Barely 30 minutes after India and New Zealand played out a thrilling draw at the Green Park Stadium, head coach Rahul Dravid was fielding questions on the future of Ajinkya Rahane, the stand-in skipper who is yet to lose a match in his six-Test captaincy career. In a parallel universe, a 66.6% win record, not to forget plotting a historic heist in Australia earlier this year, would invite calls for a permanent elevation in ranks. But for Rahane, it is all about mere survival.
Rahane’s career has been caught up in a strange spiral since a breakout 2014-15 season that saw him score crucial centuries in England, New Zealand, Australia, and Sri Lanka. Cold numbers they may be, but statistics have their way of telling a tale. His average this year reads 19.57. In his last home series, against England, he averaged 18.66 across six innings. His career average—39.30—is second lowest among the top five that played the Kanpur Test where he scored 35 and 4 in two innings. Since scoring the series-altering century in Melbourne last December, he has gone 22 innings without a fifty.
“He is a quality player,” Dravid said. “Hopefully it’s just a matter of an innings, a matter of a game where he can turn it around. Certainly, he would like to score more runs. He knows that. And we know that.”
It is obvious for the head coach to bat for his skipper, but as the team gears up for the all-important Test in Mumbai and regular skipper Virat Kohli returns to his No 4 spot, Rahane’s position appears more vulnerable. Shreyas Iyer’s dream debut that saw him become the first Indian batter to score a hundred and a half century in his maiden Test will make it extremely difficult for the think tank to drop him in the very next match. Iyer, whose first-class strike rate is over 80, showed remarkable adaptability on the track that offered low bounce, and bailed India out after they were reduced to 51/5 in the second innings. The Wankhede pitch is known for its true bounce, and an in-form, fluid strokeplayer such as Iyer may prove to be a game-changer on his home turf.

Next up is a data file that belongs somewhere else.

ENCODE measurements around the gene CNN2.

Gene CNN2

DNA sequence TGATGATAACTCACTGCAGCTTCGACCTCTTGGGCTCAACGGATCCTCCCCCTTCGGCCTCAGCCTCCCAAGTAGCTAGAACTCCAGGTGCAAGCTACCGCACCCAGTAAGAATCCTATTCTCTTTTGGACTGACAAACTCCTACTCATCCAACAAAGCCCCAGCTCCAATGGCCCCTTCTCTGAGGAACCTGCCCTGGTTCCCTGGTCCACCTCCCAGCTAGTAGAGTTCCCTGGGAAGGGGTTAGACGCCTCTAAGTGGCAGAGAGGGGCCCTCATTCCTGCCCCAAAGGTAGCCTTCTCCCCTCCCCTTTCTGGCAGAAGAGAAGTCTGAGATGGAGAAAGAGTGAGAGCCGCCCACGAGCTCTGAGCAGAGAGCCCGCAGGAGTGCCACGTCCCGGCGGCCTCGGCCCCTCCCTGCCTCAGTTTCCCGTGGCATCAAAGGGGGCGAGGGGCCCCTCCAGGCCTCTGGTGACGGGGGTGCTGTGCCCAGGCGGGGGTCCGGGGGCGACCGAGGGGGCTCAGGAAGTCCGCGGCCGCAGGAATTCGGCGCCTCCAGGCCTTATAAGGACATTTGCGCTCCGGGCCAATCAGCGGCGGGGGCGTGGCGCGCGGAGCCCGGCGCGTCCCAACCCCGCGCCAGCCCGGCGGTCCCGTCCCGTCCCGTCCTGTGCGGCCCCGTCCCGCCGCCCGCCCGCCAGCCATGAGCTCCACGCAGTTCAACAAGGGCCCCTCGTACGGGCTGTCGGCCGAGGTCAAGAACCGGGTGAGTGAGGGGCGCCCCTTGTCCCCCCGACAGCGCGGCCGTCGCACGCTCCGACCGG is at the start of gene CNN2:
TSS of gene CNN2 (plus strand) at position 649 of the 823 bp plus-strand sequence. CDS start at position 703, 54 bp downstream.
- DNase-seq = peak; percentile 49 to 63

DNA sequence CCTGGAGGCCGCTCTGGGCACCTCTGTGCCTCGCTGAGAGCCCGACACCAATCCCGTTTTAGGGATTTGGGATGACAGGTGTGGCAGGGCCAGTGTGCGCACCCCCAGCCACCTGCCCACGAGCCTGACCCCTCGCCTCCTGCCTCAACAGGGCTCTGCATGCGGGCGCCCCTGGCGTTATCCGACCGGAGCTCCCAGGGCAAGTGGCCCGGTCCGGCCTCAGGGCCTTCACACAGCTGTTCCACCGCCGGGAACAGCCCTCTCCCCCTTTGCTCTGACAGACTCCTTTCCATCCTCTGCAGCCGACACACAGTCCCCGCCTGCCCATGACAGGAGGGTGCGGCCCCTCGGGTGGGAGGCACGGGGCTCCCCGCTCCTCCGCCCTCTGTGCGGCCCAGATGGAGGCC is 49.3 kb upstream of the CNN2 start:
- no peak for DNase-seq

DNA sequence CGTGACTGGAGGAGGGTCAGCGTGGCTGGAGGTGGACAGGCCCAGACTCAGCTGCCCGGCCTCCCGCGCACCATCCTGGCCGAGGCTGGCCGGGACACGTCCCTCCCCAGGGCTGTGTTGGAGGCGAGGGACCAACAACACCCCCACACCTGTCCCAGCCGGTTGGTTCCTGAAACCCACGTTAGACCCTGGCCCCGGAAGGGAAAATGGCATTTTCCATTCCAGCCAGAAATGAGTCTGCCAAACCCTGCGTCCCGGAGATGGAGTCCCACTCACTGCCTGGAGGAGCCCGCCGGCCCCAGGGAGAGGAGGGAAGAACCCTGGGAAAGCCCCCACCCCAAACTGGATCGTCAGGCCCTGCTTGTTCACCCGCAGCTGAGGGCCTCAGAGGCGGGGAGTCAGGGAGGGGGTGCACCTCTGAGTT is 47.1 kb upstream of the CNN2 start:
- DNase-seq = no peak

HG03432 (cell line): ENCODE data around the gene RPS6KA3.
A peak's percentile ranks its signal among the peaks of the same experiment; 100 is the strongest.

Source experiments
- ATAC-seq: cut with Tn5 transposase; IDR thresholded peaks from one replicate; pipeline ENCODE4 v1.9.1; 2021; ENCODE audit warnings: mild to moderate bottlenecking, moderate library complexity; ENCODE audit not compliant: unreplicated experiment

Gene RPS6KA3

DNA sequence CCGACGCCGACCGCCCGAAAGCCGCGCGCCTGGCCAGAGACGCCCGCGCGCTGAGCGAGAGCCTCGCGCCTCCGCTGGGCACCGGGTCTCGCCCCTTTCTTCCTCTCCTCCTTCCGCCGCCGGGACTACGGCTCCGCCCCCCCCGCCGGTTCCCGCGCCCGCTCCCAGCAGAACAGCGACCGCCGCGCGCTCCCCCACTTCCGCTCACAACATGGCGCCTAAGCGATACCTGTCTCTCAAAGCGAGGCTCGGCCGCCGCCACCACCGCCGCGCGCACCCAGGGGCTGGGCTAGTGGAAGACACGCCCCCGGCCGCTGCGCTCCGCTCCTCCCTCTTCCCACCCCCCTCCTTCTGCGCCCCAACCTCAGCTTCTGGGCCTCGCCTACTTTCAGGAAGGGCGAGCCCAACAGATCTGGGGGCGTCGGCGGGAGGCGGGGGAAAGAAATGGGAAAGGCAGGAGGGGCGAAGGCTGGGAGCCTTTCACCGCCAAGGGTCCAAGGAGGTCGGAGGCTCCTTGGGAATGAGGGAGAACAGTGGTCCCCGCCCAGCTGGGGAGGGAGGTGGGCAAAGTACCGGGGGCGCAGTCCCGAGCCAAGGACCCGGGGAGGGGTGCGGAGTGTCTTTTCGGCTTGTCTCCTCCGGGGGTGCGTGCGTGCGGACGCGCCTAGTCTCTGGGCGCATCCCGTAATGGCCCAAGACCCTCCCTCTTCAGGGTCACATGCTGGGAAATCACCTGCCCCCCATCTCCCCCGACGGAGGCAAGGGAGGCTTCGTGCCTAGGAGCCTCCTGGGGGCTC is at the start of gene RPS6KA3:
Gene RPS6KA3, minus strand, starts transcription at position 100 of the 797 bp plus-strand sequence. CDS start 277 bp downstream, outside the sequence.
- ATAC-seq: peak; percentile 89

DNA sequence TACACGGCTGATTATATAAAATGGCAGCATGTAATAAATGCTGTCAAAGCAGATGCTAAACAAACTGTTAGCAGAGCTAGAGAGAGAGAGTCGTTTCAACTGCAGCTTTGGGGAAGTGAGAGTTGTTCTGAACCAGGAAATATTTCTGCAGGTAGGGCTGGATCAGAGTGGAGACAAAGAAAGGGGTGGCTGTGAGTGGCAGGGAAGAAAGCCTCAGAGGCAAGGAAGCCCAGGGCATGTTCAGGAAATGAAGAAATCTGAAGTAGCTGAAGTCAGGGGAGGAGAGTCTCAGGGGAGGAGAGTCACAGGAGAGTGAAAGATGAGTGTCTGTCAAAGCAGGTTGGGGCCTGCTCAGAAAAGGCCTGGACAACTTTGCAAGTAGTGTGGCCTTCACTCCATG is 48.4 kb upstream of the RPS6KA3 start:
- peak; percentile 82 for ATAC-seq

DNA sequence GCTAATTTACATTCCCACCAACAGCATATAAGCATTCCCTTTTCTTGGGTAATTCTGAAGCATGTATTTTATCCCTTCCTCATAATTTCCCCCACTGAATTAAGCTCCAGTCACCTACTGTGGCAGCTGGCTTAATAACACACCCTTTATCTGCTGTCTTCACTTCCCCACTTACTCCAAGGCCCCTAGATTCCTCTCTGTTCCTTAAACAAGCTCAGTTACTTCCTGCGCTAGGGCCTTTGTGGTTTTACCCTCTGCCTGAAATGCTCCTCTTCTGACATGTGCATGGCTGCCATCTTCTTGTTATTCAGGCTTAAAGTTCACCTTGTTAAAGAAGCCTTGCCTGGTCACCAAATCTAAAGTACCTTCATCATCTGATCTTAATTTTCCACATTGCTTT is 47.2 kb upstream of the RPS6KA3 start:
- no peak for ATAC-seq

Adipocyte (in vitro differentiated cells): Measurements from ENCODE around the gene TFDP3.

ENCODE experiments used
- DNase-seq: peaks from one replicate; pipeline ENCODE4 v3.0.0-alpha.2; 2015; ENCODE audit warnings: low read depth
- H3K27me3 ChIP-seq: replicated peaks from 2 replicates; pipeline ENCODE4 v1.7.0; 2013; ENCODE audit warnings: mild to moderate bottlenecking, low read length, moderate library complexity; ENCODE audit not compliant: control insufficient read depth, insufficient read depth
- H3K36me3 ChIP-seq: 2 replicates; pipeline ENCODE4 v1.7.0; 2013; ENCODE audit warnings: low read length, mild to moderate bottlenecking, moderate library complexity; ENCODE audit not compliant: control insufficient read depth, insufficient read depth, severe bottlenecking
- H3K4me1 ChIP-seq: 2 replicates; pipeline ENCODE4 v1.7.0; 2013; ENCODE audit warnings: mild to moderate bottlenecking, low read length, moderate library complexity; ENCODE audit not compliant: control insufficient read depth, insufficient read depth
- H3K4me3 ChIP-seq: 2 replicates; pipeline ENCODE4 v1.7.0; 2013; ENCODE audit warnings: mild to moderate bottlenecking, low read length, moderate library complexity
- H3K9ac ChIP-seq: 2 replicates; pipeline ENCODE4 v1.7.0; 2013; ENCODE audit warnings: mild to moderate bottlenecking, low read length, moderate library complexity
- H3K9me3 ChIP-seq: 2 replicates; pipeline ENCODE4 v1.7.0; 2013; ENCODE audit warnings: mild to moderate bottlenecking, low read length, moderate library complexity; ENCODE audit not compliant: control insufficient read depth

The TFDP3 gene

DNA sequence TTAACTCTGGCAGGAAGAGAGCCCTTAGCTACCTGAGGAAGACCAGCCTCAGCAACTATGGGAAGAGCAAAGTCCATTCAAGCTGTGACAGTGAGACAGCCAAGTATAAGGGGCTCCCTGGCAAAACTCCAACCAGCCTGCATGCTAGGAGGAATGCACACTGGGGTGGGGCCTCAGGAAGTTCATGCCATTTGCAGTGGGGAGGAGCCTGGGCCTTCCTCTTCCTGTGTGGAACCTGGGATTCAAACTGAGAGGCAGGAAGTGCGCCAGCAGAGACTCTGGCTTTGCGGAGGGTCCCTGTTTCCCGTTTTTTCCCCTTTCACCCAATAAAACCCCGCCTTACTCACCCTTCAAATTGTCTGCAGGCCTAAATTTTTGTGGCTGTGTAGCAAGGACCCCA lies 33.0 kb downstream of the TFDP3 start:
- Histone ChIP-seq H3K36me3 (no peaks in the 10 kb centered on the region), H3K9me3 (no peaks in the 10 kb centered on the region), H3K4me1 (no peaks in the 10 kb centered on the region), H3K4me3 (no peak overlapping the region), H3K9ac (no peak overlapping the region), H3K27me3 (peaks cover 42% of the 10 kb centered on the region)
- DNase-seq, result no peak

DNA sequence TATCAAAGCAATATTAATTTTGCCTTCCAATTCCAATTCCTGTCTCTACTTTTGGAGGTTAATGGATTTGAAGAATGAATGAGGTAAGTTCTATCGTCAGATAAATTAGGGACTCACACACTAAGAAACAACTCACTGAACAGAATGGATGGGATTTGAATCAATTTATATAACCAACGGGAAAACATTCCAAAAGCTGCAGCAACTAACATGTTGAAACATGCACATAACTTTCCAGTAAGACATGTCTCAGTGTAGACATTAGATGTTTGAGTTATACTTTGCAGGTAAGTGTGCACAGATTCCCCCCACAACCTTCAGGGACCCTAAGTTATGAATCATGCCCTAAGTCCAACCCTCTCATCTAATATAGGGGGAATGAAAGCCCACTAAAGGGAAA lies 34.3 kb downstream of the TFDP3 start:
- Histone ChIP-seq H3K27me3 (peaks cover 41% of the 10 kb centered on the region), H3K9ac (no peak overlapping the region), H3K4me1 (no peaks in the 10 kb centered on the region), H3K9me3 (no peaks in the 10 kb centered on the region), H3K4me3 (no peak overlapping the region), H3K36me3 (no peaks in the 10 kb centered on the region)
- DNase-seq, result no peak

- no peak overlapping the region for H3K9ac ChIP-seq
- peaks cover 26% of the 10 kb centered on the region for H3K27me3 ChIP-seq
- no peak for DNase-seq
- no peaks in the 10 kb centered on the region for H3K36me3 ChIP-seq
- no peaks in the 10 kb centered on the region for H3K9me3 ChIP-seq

Exactly who he will replace though is another question, for it is not just Rahane who is struggling for runs in the Indian line-up. Cheteshwar Pujara did his fortunes no good with another average outing in Kanpur. Scoring 26 and 22 in two innings, the India No 3 is far from the impregnable foil he was a few years back. His last Test century came in January 2019, and his last 12 innings have yielded only two 50-plus scores. While at the peak of his career, Pujara would be immovable after getting set, in the recent past he has shown a worrying tendency to get out after presumably getting in. In his last 10 innings, Pujara has played 20 balls or more seven times. Only twice has he been able to cross fifty, and we are not even discussing the vexed strike rate just yet.
Then, we have opener Mayank Agarwal who has gone 10 innings without a half century. His last fifty came in the pre-pandemic days of February 2020. Against New Zealand in Kanpur, he was repeatedly beaten outside the off stump by Kylie Jamieson and Tim Southee, eventually getting out to each pacer in both innings. Luckily for Agarwal, India do not have a reserve opener in the squad which means the Karnataka batter may pad up in Mumbai, although a theoretical option of sending the wicketkeeper to open does exist, especially because that would leave a spot to hand a debut to Suryakumar Yadav on his home ground.
The rationale of such a shakeup at this stage is debatable. With series on the line, it would be interesting to see whether Kohli goes for wholesale changes. What is indeed certain is Saha is no longer the first-choice wicketkeeper. That honour has gone to Rishabh Pant, and was confirmed in as many words by batting coach Vikram Rathour during the first Test. “As far as Wriddhi is concerned, unfortunately for him, we have an extremely special player Rishabh, who is number one keeper for us and has done extremely well in past few years. That’s the role Wriddhi has at the moment that we need him when Pant is not available,” Rathour said.
Saha battled neck strain to hit a crucial unbeaten 61 in the second innings while stitching 60-plus partnerships with Ravichandran Ashwin and Axar Patel. It would be harsh to drop him for the second Test if he is fit and available, although India would do well to groom a second wicketkeeper, considering at 37, Saha may not have too many Test matches left.
India’s bowling combinations look fairly settled. Wankhede’s red-soil pitch is known to offer decent turn and bounce to spinners as a Test progresses, which means Kohli may stick to three spinners and two pacers. However, there is a case to try Mohammed Siraj in place of Ishant Sharma, who looked fairly off colour in Kanpur. Barring a few short balls to nightwatchman William Sommerville on Day 5, the experienced pacer could barely trouble a Kiwi batter. Also, with Siraj’s natural lengths more suited to generate conventional and reverse swing, it would not be a bad idea to give him a go. The stage is now beautifully set for the series decider. Not for the first time in his career, Dravid is in a spot of bother. Against possibly the strongest New Zealand team to ever tour India, the onus is now on choosing a team best equipped to win. How he goes about that with Kohli back at the helm would be interesting to watch.